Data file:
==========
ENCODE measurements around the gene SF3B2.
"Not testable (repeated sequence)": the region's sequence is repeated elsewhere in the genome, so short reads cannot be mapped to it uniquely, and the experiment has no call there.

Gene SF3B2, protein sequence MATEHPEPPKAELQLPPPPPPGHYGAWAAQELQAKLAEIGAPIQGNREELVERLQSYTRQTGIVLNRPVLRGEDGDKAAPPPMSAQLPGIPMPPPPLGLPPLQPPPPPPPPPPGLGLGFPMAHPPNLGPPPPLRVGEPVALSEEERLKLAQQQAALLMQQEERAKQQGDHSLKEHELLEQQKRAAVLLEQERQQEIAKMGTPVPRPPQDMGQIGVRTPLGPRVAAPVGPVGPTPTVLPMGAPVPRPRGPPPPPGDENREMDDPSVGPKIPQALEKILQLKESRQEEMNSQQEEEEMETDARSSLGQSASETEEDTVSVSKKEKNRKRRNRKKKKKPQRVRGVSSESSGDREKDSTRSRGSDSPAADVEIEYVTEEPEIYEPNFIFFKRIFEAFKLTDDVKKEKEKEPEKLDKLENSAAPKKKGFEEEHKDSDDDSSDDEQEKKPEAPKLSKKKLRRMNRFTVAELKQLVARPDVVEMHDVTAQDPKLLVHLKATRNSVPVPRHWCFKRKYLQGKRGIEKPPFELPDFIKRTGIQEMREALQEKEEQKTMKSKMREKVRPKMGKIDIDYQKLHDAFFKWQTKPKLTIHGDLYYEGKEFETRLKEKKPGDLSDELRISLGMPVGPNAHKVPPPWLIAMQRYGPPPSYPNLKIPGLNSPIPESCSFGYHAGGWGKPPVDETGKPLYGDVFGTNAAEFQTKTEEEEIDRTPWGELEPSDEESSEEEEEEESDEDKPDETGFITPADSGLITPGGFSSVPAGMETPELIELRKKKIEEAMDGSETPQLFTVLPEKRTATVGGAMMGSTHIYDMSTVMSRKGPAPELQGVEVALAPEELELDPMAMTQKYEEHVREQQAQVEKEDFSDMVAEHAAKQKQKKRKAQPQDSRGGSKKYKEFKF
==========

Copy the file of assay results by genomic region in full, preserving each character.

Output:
ENCODE measurements around the gene SF3B2.
"Not testable (repeated sequence)": the region's sequence is repeated elsewhere in the genome, so short reads cannot be mapped to it uniquely, and the experiment has no call there.

Gene SF3B2, protein sequence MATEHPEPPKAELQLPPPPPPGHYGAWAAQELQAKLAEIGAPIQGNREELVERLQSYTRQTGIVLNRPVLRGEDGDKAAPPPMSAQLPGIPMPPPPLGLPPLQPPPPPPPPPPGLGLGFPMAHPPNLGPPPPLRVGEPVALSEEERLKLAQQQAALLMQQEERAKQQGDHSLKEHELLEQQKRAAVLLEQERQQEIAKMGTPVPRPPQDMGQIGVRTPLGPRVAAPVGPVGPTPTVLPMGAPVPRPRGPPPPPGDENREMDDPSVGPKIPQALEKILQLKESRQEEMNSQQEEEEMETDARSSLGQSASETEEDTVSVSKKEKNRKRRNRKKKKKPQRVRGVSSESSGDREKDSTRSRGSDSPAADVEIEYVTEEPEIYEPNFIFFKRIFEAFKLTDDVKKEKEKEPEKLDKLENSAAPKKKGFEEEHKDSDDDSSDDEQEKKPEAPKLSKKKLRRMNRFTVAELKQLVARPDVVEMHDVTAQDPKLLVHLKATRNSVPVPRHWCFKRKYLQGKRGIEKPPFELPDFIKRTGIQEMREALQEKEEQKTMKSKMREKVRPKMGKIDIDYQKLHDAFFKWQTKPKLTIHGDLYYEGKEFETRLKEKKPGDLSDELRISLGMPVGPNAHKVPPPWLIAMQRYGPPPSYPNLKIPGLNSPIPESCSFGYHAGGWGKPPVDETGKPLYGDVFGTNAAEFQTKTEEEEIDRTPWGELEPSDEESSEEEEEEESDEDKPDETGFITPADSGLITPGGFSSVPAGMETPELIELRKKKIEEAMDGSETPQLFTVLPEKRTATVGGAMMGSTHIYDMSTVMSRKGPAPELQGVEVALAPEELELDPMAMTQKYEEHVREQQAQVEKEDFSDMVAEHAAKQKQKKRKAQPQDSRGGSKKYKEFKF